Using Bluetooth Low Energy from JavaScript on mbed


Some time ago we blogged about adding JavaScript support for mbed OS 5 through the JerryScript VM. In this blog post we'll show how you can use the Bluetooth Low Energy API from a JavaScript application. Writing your BLE application in JavaScript on mbed means enjoying the flexibility of a dynamic language while leveraging the well tested, widely used and battery friendly mbed BLE API.

In this article we'll write a small program in JavaScript that allows us to control an LED on our development board from a smartphone.

Prerequisites

You will need a development board capable of running mbed OS 5 with at least 64K of RAM, like the Nordic Semiconductors nRF52-DK. If your board does not have an on-board BLE chip you'll also need a Bluetooth shield.

In addition you'll need the following software:

Getting started

Open a terminal window and run:

$ git clone https://github.com/ARMmbed/mbed-js-ble-example
$ cd mbed-js-ble-example
$ npm install

This will clone the example program, and install all dependencies (mbed OS 5, JerryScript and the JS BLE wrapper).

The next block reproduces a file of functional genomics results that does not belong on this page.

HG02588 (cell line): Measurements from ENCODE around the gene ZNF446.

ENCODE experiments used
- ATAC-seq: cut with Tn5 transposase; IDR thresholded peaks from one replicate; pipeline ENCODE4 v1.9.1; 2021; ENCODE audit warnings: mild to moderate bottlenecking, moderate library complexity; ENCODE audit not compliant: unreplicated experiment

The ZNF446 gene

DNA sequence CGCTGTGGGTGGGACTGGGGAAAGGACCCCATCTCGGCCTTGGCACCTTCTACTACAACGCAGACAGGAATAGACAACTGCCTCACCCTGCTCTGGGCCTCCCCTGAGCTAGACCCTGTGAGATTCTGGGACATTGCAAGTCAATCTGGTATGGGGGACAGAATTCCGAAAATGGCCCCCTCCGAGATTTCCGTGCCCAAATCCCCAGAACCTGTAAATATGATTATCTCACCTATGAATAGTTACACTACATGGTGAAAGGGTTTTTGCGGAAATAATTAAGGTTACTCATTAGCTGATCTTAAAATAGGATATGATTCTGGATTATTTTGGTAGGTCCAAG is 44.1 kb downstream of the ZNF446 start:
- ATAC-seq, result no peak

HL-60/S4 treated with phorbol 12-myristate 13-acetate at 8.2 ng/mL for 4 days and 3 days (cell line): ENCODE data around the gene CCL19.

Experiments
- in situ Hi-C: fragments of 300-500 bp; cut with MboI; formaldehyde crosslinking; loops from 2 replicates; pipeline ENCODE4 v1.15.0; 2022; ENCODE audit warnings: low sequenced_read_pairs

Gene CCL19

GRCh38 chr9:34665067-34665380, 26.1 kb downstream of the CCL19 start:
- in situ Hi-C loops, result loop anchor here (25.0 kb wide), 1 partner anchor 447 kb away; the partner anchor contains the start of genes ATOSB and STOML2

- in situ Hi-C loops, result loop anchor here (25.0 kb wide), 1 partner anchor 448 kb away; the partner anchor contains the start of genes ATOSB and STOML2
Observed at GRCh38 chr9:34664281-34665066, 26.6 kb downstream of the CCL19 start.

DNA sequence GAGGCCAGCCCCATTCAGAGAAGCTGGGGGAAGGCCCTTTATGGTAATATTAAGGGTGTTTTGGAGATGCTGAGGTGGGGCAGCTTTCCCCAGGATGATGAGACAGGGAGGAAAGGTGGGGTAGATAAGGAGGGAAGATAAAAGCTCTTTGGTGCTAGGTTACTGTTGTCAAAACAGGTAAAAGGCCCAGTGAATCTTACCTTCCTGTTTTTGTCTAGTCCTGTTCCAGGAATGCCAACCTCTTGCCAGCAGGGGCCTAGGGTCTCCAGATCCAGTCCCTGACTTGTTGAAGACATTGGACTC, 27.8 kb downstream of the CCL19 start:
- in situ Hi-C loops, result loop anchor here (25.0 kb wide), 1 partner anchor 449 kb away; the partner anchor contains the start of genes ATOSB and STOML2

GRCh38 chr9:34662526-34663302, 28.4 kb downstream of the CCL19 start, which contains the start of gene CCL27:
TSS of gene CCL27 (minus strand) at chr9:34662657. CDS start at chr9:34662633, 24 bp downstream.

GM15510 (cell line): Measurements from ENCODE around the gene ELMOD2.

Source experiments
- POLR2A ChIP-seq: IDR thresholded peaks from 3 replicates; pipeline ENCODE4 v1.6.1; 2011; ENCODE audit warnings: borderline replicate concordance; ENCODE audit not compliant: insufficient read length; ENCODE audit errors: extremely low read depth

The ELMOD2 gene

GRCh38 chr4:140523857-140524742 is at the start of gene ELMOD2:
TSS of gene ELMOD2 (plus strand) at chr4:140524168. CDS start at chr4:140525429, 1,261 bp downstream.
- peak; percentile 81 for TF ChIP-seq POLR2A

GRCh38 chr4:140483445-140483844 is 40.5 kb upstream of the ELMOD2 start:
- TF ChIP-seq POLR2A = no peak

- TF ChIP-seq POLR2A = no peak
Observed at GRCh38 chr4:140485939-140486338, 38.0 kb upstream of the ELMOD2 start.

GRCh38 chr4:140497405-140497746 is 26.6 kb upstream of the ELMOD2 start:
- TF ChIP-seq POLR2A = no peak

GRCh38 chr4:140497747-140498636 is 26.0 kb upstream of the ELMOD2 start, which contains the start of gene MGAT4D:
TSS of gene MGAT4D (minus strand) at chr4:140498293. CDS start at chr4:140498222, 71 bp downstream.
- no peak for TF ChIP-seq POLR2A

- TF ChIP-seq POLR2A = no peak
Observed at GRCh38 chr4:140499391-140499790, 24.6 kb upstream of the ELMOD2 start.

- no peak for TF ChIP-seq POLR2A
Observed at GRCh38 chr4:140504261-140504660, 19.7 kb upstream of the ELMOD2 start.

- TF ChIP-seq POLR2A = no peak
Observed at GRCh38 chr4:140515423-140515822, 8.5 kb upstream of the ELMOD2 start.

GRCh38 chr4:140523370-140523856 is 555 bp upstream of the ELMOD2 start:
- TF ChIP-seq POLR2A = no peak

If you are using the IDB05A1 Bluetooth shield, open mbed-js-ble-example/build/jerryscript/targets/mbedos5/mbed_app.json and replace the content with:

{
        "*": {
            "target.features_add": ["BLE"],
            "target.extra_labels_add": ["ST_BLUENRG"],
            "target.macros_add": ["IDB0XA1_D13_PATCH"]
        }
    }
}

If you're using an ST NUCLEO board (like the F401RE or F411RE), remove the line that starts with target.macros_add.

Now we can build our program. Run (change NRF52_DK to your target name):

$ gulp --target=NRF52_DK

The binary will be in build/out/TARGETNAME/ and will be named mbedos5.hex or mbedos5.bin (depending on your target; see the last line of the build output). Use drag-and-drop programming to flash the program on your board.

Interacting with the device

After flashing the device will be broadcasting under the name `Battery Device` with two services: a battery service and an LED control service. You can use a Bluetooth monitor like nRF Connect) to view the device and interact with its characteristics.

/media/uploads/janjongboom/jsble1a.png /media/uploads/janjongboom/jsble2a.png

Scanning for the device, and then seeing the device services after connecting using nRF Connect for Android.

To toggle the LED write 00 or 01 as a byte array to characteristic 9871.

JavaScript API

To change the program open main.js. This file has access to all BLE functions.

var controlLed = DigitalOut(LED1);		// LED controllable through BLE

// global BLE object
var ble = BLEDevice();

// Define a new service and a characteristic. 
// Characteristic takes in: char UUID (16 bit only for now), array of permissable actions (read, write or notify), and a packet size (in this case 1 byte).
var batteryChar = BLECharacteristic('2a19', ['read', 'notify'], 1);
// Service takes in: service UUID (16 bit only), and an array of characteristics